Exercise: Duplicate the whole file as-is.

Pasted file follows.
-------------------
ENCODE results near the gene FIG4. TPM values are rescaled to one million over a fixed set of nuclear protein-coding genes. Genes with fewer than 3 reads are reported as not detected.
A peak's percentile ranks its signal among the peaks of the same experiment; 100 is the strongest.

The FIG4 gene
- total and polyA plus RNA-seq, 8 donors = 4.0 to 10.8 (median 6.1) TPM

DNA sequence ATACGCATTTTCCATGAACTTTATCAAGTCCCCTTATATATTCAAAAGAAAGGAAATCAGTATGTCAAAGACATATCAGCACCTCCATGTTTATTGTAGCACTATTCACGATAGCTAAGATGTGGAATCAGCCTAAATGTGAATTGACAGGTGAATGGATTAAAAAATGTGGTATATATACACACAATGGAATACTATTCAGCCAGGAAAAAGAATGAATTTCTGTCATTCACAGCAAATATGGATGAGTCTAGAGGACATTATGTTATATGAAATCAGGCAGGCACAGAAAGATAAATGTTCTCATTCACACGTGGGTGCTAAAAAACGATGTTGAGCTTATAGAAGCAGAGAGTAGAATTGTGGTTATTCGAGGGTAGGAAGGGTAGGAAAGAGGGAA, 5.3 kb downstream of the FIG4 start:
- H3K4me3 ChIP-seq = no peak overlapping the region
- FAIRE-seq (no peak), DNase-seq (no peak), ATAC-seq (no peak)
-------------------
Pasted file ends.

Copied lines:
ENCODE results near the gene FIG4. TPM values are rescaled to one million over a fixed set of nuclear protein-coding genes. Genes with fewer than 3 reads are reported as not detected.
A peak's percentile ranks its signal among the peaks of the same experiment; 100 is the strongest.

The FIG4 gene
- total and polyA plus RNA-seq, 8 donors = 4.0 to 10.8 (median 6.1) TPM

DNA sequence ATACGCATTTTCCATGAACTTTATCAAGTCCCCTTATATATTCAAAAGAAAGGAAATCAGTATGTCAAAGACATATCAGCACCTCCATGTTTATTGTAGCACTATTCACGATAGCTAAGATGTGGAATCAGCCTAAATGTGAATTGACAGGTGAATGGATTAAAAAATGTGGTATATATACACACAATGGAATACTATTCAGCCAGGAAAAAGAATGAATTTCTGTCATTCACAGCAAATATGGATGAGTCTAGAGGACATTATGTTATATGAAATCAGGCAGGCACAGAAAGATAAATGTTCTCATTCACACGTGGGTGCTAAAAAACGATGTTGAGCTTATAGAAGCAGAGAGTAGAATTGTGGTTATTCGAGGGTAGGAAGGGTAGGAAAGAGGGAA, 5.3 kb downstream of the FIG4 start:
- H3K4me3 ChIP-seq = no peak overlapping the region
- FAIRE-seq (no peak), DNase-seq (no peak), ATAC-seq (no peak)